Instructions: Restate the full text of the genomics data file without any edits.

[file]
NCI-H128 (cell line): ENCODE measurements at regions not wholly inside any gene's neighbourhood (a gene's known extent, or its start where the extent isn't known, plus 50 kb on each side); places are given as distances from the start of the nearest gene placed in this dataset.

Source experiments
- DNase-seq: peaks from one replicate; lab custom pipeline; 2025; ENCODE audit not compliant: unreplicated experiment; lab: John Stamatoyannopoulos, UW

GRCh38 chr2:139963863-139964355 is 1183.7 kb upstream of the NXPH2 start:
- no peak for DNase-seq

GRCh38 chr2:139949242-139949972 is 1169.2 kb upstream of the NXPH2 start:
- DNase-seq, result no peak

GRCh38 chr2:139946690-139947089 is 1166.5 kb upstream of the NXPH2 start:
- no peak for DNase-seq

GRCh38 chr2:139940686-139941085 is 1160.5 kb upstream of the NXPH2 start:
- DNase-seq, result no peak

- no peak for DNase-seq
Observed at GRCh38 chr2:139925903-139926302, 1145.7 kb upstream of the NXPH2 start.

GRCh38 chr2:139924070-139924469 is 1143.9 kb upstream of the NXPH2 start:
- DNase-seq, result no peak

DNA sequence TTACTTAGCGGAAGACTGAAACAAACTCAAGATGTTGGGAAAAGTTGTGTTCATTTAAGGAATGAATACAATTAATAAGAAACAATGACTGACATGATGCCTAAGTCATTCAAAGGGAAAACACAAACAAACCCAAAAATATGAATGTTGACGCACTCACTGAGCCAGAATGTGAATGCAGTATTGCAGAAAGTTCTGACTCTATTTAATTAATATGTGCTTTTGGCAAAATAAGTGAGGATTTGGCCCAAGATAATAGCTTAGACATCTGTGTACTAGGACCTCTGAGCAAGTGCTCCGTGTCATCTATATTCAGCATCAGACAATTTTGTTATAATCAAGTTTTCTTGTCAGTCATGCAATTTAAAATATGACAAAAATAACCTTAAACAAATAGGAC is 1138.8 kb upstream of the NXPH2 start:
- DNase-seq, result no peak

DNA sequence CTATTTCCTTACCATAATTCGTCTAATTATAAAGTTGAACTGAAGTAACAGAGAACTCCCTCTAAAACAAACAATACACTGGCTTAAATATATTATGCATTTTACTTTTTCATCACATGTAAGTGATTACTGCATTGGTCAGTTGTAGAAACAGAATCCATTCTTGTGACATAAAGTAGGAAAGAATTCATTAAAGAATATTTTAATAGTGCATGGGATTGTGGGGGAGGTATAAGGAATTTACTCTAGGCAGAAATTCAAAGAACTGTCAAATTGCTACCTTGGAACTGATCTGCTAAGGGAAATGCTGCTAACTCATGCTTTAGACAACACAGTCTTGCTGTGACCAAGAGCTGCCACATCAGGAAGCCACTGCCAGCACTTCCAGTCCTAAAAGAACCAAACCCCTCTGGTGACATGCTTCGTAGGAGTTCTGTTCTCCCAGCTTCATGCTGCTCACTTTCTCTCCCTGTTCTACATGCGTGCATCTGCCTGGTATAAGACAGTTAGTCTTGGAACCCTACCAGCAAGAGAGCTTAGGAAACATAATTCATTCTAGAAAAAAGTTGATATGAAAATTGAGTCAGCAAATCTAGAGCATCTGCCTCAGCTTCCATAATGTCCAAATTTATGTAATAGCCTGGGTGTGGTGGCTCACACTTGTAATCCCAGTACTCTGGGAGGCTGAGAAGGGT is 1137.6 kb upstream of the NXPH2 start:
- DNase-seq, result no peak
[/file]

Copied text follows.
NCI-H128 (cell line): ENCODE measurements at regions not wholly inside any gene's neighbourhood (a gene's known extent, or its start where the extent isn't known, plus 50 kb on each side); places are given as distances from the start of the nearest gene placed in this dataset.

Source experiments
- DNase-seq: peaks from one replicate; lab custom pipeline; 2025; ENCODE audit not compliant: unreplicated experiment; lab: John Stamatoyannopoulos, UW

GRCh38 chr2:139963863-139964355 is 1183.7 kb upstream of the NXPH2 start:
- no peak for DNase-seq

GRCh38 chr2:139949242-139949972 is 1169.2 kb upstream of the NXPH2 start:
- DNase-seq, result no peak

GRCh38 chr2:139946690-139947089 is 1166.5 kb upstream of the NXPH2 start:
- no peak for DNase-seq

GRCh38 chr2:139940686-139941085 is 1160.5 kb upstream of the NXPH2 start:
- DNase-seq, result no peak

- no peak for DNase-seq
Observed at GRCh38 chr2:139925903-139926302, 1145.7 kb upstream of the NXPH2 start.

GRCh38 chr2:139924070-139924469 is 1143.9 kb upstream of the NXPH2 start:
- DNase-seq, result no peak

DNA sequence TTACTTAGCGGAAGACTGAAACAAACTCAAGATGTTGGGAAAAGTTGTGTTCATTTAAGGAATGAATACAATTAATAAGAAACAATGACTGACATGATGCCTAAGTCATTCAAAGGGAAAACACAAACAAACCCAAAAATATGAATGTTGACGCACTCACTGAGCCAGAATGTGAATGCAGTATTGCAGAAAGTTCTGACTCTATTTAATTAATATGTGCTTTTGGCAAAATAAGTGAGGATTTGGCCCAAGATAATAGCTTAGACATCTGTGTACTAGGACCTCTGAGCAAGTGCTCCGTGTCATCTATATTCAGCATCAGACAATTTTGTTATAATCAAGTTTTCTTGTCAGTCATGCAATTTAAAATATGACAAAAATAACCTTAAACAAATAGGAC is 1138.8 kb upstream of the NXPH2 start:
- DNase-seq, result no peak

DNA sequence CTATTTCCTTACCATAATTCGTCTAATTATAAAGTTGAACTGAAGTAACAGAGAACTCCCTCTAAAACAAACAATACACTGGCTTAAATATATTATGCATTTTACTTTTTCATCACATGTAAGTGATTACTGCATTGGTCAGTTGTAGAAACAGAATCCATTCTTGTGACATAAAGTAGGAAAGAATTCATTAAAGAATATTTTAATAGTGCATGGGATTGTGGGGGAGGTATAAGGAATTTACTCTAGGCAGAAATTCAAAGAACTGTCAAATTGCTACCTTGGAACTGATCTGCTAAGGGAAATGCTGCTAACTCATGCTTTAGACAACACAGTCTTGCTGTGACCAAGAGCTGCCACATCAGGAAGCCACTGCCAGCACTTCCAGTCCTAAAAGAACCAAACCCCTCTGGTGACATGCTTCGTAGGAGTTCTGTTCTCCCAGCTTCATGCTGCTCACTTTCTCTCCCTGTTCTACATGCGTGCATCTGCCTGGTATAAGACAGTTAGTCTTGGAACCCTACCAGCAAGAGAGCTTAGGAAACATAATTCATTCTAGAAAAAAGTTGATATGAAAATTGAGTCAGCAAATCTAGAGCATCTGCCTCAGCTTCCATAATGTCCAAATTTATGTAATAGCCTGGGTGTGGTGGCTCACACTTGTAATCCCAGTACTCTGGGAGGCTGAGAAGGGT is 1137.6 kb upstream of the NXPH2 start:
- DNase-seq, result no peak